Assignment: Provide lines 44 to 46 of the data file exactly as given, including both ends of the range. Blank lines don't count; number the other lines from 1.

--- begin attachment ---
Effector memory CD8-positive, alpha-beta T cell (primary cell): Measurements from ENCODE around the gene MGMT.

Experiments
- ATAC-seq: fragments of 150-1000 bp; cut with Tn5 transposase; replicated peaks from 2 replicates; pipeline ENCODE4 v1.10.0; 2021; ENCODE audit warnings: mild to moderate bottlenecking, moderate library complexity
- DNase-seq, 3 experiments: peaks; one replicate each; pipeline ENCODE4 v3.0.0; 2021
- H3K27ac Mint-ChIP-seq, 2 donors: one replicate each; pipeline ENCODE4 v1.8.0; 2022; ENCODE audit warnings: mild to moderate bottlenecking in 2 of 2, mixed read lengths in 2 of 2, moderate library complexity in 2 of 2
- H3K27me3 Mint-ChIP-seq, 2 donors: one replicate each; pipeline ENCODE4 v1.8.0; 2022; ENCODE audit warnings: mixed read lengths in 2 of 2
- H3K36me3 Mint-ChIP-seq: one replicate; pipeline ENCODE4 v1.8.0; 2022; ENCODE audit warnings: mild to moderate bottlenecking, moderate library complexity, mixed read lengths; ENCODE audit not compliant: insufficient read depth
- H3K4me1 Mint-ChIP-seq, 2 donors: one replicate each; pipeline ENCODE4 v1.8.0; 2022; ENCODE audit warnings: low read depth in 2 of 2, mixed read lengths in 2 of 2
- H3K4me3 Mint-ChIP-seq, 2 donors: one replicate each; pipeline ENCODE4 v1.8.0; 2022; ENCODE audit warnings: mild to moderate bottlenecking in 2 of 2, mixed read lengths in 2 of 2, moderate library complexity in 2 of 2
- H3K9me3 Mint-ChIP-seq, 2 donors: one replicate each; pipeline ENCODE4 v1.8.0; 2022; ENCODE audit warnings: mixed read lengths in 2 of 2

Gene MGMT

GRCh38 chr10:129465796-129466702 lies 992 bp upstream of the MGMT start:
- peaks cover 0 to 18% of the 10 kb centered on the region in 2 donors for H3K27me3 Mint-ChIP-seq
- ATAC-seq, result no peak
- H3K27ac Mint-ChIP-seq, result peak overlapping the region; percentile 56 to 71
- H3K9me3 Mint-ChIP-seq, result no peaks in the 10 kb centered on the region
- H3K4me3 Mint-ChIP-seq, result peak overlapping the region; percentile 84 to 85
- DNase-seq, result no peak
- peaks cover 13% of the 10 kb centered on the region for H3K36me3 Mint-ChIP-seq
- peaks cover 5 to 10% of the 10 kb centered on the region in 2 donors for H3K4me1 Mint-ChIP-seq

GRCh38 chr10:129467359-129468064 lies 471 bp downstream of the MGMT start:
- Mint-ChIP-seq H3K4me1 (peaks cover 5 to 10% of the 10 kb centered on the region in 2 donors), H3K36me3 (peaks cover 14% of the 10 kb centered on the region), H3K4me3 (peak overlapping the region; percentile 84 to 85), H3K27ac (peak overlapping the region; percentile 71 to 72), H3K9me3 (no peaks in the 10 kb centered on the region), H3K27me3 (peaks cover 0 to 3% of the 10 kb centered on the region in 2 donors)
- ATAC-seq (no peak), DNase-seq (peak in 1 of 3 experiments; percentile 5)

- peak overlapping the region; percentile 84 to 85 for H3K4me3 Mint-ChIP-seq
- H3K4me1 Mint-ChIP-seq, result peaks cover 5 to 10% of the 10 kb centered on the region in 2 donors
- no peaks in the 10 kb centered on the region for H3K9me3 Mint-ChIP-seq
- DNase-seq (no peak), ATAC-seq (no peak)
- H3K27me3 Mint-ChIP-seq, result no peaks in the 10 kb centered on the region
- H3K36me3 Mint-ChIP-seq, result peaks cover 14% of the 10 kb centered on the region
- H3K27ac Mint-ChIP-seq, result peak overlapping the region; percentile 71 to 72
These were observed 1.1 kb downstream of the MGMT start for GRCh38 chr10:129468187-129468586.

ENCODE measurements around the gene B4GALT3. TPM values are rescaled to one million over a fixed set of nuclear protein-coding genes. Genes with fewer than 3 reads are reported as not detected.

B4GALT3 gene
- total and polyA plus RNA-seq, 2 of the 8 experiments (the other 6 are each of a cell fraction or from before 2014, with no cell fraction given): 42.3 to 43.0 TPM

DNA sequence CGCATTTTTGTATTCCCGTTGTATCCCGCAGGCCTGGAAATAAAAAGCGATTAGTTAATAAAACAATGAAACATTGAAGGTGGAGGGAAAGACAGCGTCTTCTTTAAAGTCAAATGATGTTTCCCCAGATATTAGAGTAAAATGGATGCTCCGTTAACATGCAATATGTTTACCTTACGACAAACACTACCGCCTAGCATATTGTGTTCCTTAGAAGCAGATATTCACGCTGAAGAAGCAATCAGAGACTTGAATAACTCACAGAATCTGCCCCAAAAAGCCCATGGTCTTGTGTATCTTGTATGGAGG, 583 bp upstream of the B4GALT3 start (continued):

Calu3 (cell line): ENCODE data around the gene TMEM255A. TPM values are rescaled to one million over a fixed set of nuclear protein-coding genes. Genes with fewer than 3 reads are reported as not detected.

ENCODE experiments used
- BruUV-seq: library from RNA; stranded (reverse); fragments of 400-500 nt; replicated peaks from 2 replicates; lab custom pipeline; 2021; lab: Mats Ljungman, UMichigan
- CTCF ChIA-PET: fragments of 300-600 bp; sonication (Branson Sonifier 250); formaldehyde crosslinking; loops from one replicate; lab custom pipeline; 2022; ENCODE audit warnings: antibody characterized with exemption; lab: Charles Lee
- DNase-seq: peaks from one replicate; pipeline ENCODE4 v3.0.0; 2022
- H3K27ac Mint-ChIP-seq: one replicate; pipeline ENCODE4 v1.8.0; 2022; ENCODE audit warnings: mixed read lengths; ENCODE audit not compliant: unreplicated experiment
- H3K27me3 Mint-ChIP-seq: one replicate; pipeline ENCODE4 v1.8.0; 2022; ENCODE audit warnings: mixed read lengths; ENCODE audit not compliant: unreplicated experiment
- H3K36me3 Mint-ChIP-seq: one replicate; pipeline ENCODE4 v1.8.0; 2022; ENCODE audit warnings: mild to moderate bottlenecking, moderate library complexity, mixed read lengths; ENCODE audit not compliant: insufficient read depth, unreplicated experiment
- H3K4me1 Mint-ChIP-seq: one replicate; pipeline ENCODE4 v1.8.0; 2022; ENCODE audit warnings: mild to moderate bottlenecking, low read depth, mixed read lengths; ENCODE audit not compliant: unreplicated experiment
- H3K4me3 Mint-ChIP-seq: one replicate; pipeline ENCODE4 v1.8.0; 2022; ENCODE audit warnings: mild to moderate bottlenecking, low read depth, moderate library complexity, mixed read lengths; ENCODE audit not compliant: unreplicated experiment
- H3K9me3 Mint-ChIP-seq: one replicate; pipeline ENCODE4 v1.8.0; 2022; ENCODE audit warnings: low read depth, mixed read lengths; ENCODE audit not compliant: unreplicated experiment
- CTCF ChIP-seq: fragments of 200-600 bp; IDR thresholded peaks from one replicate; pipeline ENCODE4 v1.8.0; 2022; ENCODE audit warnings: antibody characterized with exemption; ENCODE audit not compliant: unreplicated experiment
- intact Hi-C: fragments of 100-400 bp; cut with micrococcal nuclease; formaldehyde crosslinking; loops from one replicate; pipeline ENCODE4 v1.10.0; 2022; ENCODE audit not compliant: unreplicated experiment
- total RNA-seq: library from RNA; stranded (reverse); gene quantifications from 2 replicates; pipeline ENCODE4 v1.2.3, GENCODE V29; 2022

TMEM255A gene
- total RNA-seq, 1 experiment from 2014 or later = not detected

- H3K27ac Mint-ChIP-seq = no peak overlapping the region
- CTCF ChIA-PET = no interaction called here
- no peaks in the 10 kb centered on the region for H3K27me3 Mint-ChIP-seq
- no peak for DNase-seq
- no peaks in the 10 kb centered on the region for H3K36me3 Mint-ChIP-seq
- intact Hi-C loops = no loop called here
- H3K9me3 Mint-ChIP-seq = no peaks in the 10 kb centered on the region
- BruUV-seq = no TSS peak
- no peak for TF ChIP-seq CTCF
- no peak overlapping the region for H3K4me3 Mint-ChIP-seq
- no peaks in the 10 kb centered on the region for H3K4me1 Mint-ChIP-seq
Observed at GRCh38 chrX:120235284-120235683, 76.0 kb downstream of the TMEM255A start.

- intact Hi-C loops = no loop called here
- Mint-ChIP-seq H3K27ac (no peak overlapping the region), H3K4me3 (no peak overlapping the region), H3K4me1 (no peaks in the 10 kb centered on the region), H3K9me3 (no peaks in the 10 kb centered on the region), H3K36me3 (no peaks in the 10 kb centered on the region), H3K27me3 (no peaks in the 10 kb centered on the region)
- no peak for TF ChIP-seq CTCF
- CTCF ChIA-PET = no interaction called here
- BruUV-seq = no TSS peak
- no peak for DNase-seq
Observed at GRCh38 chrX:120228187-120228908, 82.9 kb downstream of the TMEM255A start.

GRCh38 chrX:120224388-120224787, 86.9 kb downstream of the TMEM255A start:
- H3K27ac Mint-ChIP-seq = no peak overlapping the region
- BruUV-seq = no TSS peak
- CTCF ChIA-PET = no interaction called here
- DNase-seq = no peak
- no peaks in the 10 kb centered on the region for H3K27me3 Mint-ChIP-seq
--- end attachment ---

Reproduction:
- H3K4me1 Mint-ChIP-seq: one replicate; pipeline ENCODE4 v1.8.0; 2022; ENCODE audit warnings: mild to moderate bottlenecking, low read depth, mixed read lengths; ENCODE audit not compliant: unreplicated experiment
- H3K4me3 Mint-ChIP-seq: one replicate; pipeline ENCODE4 v1.8.0; 2022; ENCODE audit warnings: mild to moderate bottlenecking, low read depth, moderate library complexity, mixed read lengths; ENCODE audit not compliant: unreplicated experiment
- H3K9me3 Mint-ChIP-seq: one replicate; pipeline ENCODE4 v1.8.0; 2022; ENCODE audit warnings: low read depth, mixed read lengths; ENCODE audit not compliant: unreplicated experiment